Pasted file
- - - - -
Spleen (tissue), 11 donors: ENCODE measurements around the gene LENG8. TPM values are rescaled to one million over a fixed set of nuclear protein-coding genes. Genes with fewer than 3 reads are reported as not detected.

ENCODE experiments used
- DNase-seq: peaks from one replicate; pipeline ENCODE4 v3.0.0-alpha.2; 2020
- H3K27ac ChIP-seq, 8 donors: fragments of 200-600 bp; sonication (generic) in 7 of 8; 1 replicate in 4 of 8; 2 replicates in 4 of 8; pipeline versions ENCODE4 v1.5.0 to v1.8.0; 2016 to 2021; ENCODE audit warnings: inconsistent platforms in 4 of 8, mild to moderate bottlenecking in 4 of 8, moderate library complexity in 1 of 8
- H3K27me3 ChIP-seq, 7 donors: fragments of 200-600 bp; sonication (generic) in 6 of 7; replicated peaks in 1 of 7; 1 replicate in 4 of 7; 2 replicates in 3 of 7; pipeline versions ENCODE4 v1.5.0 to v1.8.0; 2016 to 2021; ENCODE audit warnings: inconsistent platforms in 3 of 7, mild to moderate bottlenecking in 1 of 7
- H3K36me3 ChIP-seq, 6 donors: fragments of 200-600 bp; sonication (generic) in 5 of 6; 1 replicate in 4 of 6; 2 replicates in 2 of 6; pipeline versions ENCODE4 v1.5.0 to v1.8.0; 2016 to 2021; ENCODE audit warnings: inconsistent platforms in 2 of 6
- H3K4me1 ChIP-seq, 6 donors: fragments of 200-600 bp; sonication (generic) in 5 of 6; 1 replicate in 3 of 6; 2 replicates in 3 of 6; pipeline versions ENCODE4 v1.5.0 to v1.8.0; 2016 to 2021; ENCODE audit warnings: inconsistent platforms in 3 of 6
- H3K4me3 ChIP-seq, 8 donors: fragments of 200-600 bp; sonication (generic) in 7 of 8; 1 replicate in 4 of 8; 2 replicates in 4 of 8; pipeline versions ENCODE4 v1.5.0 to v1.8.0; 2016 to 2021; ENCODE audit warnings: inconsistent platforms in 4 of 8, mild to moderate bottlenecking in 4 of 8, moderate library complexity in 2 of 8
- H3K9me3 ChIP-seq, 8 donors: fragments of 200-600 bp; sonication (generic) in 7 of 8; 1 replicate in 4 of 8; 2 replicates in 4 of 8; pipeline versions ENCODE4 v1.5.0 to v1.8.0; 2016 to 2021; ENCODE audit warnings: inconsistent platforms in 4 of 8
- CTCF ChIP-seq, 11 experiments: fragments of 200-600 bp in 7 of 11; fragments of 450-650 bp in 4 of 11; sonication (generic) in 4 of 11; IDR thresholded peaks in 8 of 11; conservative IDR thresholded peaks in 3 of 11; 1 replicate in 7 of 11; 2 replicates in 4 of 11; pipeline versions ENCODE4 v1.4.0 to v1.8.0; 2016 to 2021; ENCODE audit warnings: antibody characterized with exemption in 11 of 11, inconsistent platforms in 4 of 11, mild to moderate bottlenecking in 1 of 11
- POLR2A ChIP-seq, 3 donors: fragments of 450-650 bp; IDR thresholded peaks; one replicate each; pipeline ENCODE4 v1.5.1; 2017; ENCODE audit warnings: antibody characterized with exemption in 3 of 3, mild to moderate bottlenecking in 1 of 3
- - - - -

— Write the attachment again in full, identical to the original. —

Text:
Spleen (tissue), 11 donors: ENCODE measurements around the gene LENG8. TPM values are rescaled to one million over a fixed set of nuclear protein-coding genes. Genes with fewer than 3 reads are reported as not detected.

ENCODE experiments used
- DNase-seq: peaks from one replicate; pipeline ENCODE4 v3.0.0-alpha.2; 2020
- H3K27ac ChIP-seq, 8 donors: fragments of 200-600 bp; sonication (generic) in 7 of 8; 1 replicate in 4 of 8; 2 replicates in 4 of 8; pipeline versions ENCODE4 v1.5.0 to v1.8.0; 2016 to 2021; ENCODE audit warnings: inconsistent platforms in 4 of 8, mild to moderate bottlenecking in 4 of 8, moderate library complexity in 1 of 8
- H3K27me3 ChIP-seq, 7 donors: fragments of 200-600 bp; sonication (generic) in 6 of 7; replicated peaks in 1 of 7; 1 replicate in 4 of 7; 2 replicates in 3 of 7; pipeline versions ENCODE4 v1.5.0 to v1.8.0; 2016 to 2021; ENCODE audit warnings: inconsistent platforms in 3 of 7, mild to moderate bottlenecking in 1 of 7
- H3K36me3 ChIP-seq, 6 donors: fragments of 200-600 bp; sonication (generic) in 5 of 6; 1 replicate in 4 of 6; 2 replicates in 2 of 6; pipeline versions ENCODE4 v1.5.0 to v1.8.0; 2016 to 2021; ENCODE audit warnings: inconsistent platforms in 2 of 6
- H3K4me1 ChIP-seq, 6 donors: fragments of 200-600 bp; sonication (generic) in 5 of 6; 1 replicate in 3 of 6; 2 replicates in 3 of 6; pipeline versions ENCODE4 v1.5.0 to v1.8.0; 2016 to 2021; ENCODE audit warnings: inconsistent platforms in 3 of 6
- H3K4me3 ChIP-seq, 8 donors: fragments of 200-600 bp; sonication (generic) in 7 of 8; 1 replicate in 4 of 8; 2 replicates in 4 of 8; pipeline versions ENCODE4 v1.5.0 to v1.8.0; 2016 to 2021; ENCODE audit warnings: inconsistent platforms in 4 of 8, mild to moderate bottlenecking in 4 of 8, moderate library complexity in 2 of 8
- H3K9me3 ChIP-seq, 8 donors: fragments of 200-600 bp; sonication (generic) in 7 of 8; 1 replicate in 4 of 8; 2 replicates in 4 of 8; pipeline versions ENCODE4 v1.5.0 to v1.8.0; 2016 to 2021; ENCODE audit warnings: inconsistent platforms in 4 of 8
- CTCF ChIP-seq, 11 experiments: fragments of 200-600 bp in 7 of 11; fragments of 450-650 bp in 4 of 11; sonication (generic) in 4 of 11; IDR thresholded peaks in 8 of 11; conservative IDR thresholded peaks in 3 of 11; 1 replicate in 7 of 11; 2 replicates in 4 of 11; pipeline versions ENCODE4 v1.4.0 to v1.8.0; 2016 to 2021; ENCODE audit warnings: antibody characterized with exemption in 11 of 11, inconsistent platforms in 4 of 11, mild to moderate bottlenecking in 1 of 11
- POLR2A ChIP-seq, 3 donors: fragments of 450-650 bp; IDR thresholded peaks; one replicate each; pipeline ENCODE4 v1.5.1; 2017; ENCODE audit warnings: antibody characterized with exemption in 3 of 3, mild to moderate bottlenecking in 1 of 3